Paper Conundrums

May 30, 2019 at 9:01 am (entertainment, history, research) (, , , , )

After reading about Karen Ievers’ Photo Album (once belonging to Lord George Hill) having some bound-in “manuscript” pages, I thought about all the paper bits I have seen.

It’s not usual for “paper” to be reused. As well as, of course, collected. Countless letters no longer exist, while their address panels were saved (often cut out). These are typically franked pieces, collected for their “signatures.” The *hard part* is when writing from the letter appears on the backside! Potentially “valuable” pieces of evidence, just gone.

Augusta Smith, Emma’s sister, was a talented artist. At least in her early years (ie, during the late 1810s), her portraits were often done on pieces of paper quite evidently cut out from programmes obtained at the Ancient Concerts. Augusta and Mamma attended the Antient Music concerts faithfully every week during the season.

(Full concert programmes have only been seen by me as bound sets, online on books.google)

Some of those pasted down squares show the portrait VERY CLOSE to the text of that evening’s performance – as if Augusta had taken her pencil from her reticle and sketched while she listened!

Others, although pasted down, you can see the heavily-imprinted text from the backside, as in the subscribers’ list below.

Here, the Goslings – mother, father and the two sisters (Elizabeth and Mary) – are found in the list of subscribers for 1823 (the above link):

goslings1823

The interesting thing about Augusta’s portraits is seeing the wealth of music offered in an evening. All the choruses, songs, glees, and concerti. These were the golden days of the Knyvetts, Miss Travis, and Miss Stephens, names which turn up in the Smiths’ diaries and correspondence with great regularity.

What I discovered recently (to my dismay) is that old letters could also be used for SILHOUETTE CUT OUTS. Turning one such cut out over, I could just detect handwrting. Old paper tends to be stiff, and obviously made a useful item to pillage when one ran out of silhouette paper. But like the franked letters above, and even the Antient Music programmes, a loss to posterity of the original.

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How Much is that Paper in the Window?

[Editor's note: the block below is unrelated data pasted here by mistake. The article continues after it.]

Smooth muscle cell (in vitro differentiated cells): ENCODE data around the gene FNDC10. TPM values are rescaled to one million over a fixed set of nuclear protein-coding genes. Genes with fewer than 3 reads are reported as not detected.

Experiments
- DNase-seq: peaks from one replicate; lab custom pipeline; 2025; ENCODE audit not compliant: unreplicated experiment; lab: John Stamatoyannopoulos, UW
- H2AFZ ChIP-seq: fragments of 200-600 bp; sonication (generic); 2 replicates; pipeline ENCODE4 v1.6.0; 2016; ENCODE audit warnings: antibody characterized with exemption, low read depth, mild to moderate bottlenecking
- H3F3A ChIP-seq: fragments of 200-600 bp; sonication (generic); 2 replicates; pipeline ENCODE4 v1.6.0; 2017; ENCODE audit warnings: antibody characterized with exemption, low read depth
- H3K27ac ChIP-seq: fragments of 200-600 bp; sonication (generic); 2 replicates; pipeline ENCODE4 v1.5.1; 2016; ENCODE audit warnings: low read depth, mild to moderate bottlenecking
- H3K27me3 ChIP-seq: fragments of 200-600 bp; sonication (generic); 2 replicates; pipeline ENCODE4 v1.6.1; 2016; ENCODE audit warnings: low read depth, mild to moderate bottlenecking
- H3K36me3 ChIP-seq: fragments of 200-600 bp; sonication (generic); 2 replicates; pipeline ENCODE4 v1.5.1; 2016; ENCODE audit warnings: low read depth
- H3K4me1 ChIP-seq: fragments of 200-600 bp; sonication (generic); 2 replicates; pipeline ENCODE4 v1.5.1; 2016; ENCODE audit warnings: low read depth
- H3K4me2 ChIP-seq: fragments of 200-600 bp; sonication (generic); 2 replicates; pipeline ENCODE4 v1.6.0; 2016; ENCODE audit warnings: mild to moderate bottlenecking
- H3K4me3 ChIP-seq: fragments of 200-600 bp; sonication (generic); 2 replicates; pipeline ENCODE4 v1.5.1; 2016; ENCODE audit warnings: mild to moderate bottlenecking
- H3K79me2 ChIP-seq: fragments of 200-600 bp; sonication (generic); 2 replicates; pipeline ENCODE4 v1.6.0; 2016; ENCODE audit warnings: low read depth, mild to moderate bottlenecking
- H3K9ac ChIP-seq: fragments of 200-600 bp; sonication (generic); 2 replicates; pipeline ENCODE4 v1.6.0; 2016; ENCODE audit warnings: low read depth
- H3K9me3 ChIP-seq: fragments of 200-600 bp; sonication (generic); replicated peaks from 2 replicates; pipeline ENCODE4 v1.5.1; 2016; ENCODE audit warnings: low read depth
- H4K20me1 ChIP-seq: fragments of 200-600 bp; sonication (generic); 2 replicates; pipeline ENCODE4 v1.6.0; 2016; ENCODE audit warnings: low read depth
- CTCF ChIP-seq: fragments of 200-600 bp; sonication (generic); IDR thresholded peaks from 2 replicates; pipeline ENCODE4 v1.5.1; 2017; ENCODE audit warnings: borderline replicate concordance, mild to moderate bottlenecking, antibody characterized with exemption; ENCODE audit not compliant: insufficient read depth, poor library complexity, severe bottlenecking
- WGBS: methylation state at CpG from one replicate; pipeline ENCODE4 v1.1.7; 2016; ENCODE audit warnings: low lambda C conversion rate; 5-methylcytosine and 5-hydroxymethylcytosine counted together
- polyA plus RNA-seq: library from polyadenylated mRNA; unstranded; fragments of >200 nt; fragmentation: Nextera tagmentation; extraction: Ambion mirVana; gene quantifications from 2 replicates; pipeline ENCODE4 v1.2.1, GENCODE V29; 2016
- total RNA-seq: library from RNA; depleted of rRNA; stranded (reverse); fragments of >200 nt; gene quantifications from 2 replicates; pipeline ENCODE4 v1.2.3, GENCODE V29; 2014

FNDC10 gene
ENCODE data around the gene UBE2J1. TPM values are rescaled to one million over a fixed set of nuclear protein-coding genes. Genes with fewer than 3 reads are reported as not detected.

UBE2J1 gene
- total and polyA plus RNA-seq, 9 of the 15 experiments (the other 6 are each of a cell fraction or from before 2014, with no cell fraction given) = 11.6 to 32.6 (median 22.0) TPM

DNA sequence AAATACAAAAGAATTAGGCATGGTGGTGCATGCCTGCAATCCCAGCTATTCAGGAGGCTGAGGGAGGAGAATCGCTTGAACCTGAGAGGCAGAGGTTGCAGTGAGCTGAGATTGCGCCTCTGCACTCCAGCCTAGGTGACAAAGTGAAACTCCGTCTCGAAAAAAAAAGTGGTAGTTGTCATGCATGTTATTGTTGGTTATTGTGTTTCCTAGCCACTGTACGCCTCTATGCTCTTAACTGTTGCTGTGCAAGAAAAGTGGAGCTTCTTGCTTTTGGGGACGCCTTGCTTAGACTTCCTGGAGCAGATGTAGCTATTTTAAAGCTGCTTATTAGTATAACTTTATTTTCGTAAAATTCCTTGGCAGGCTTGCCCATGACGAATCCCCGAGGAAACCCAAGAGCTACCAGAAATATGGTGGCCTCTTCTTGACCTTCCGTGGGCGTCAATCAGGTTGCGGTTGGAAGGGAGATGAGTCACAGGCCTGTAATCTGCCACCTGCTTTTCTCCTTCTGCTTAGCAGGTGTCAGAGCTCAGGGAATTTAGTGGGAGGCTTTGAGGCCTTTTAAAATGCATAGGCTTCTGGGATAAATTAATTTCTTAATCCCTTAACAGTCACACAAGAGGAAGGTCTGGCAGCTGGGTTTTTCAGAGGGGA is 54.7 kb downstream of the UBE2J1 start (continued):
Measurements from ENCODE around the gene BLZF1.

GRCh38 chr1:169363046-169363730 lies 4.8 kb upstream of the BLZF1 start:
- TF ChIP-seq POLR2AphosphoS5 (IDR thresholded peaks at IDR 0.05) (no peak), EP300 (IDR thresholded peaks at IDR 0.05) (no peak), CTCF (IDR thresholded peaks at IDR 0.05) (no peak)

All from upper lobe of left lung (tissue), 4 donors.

June 8, 2010 at 8:17 pm (research) (, , , )

On Sunday, I led a lecture — called Austen/Adams: Travels with Jane and Abigail –that discussed the “correspondence culture” of the late 18th / early 19th centuries. We investigated postage rates (and how that compared to the price of meat!); how paper was made; how letters were folded so as to make their own envelopes – and that, of course, brought about a discussion of crossed writing (versus, as Austen most often did when she “filled” her paper: writing in between lines).

One question I had not thought to look into, however, left a couple people wondering about an answer (myself included): How much did (writing) paper cost?

As often with the “typical” of one’s life, there seemingly are no mentions in diaries of the Smiths or Goslings to answer this question (it may be I just didn’t note it down; when I couldn’t transcribe a diary fully, I put in what interested me: like the price of stockings or shoes or gloves).

Jane Austen’s Letters (the Le Faye edition) certainly makes mention of SEVERAL paper firms (their watermarks detectable), and there may be books out there that either quote from records, or make mention of prices.

Anyone with ANY information (please: only cited, authoritative sources), especially for the British firms the Smiths, Goslings as well as Austens would have easily been able to procure paper from, do let me (us!) know.

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